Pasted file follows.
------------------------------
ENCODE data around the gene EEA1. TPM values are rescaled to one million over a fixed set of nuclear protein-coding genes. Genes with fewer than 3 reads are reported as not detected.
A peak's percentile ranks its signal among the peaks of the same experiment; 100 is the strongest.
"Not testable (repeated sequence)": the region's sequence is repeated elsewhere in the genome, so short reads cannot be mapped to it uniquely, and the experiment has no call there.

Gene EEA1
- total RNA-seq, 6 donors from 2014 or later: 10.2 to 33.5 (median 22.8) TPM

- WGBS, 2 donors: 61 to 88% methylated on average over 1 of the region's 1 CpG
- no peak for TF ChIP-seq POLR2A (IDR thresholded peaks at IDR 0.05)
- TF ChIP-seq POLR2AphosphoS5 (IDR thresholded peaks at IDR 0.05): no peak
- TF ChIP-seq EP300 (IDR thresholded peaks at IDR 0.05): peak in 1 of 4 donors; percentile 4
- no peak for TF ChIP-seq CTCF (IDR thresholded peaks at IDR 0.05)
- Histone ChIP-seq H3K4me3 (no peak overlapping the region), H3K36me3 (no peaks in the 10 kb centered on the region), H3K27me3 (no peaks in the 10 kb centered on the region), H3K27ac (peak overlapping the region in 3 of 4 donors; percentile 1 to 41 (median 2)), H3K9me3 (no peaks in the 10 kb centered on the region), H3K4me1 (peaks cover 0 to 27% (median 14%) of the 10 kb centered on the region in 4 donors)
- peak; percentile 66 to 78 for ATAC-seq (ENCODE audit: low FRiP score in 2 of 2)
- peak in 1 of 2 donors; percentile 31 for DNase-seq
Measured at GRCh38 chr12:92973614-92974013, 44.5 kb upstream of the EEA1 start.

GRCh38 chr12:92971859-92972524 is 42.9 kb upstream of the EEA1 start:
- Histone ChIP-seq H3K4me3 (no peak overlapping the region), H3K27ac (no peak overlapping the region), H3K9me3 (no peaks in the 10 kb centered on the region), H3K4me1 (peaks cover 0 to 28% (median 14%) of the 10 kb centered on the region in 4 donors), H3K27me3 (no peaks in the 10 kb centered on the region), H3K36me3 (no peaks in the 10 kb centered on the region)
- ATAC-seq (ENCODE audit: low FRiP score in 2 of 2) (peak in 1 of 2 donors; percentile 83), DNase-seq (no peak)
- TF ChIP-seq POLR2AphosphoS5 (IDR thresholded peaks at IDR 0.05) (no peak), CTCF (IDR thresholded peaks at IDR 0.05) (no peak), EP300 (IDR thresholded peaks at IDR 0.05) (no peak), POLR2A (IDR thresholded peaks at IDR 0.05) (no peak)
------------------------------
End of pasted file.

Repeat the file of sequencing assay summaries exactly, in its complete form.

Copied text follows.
ENCODE data around the gene EEA1. TPM values are rescaled to one million over a fixed set of nuclear protein-coding genes. Genes with fewer than 3 reads are reported as not detected.
A peak's percentile ranks its signal among the peaks of the same experiment; 100 is the strongest.
"Not testable (repeated sequence)": the region's sequence is repeated elsewhere in the genome, so short reads cannot be mapped to it uniquely, and the experiment has no call there.

Gene EEA1
- total RNA-seq, 6 donors from 2014 or later: 10.2 to 33.5 (median 22.8) TPM

- WGBS, 2 donors: 61 to 88% methylated on average over 1 of the region's 1 CpG
- no peak for TF ChIP-seq POLR2A (IDR thresholded peaks at IDR 0.05)
- TF ChIP-seq POLR2AphosphoS5 (IDR thresholded peaks at IDR 0.05): no peak
- TF ChIP-seq EP300 (IDR thresholded peaks at IDR 0.05): peak in 1 of 4 donors; percentile 4
- no peak for TF ChIP-seq CTCF (IDR thresholded peaks at IDR 0.05)
- Histone ChIP-seq H3K4me3 (no peak overlapping the region), H3K36me3 (no peaks in the 10 kb centered on the region), H3K27me3 (no peaks in the 10 kb centered on the region), H3K27ac (peak overlapping the region in 3 of 4 donors; percentile 1 to 41 (median 2)), H3K9me3 (no peaks in the 10 kb centered on the region), H3K4me1 (peaks cover 0 to 27% (median 14%) of the 10 kb centered on the region in 4 donors)
- peak; percentile 66 to 78 for ATAC-seq (ENCODE audit: low FRiP score in 2 of 2)
- peak in 1 of 2 donors; percentile 31 for DNase-seq
Measured at GRCh38 chr12:92973614-92974013, 44.5 kb upstream of the EEA1 start.

GRCh38 chr12:92971859-92972524 is 42.9 kb upstream of the EEA1 start:
- Histone ChIP-seq H3K4me3 (no peak overlapping the region), H3K27ac (no peak overlapping the region), H3K9me3 (no peaks in the 10 kb centered on the region), H3K4me1 (peaks cover 0 to 28% (median 14%) of the 10 kb centered on the region in 4 donors), H3K27me3 (no peaks in the 10 kb centered on the region), H3K36me3 (no peaks in the 10 kb centered on the region)
- ATAC-seq (ENCODE audit: low FRiP score in 2 of 2) (peak in 1 of 2 donors; percentile 83), DNase-seq (no peak)
- TF ChIP-seq POLR2AphosphoS5 (IDR thresholded peaks at IDR 0.05) (no peak), CTCF (IDR thresholded peaks at IDR 0.05) (no peak), EP300 (IDR thresholded peaks at IDR 0.05) (no peak), POLR2A (IDR thresholded peaks at IDR 0.05) (no peak)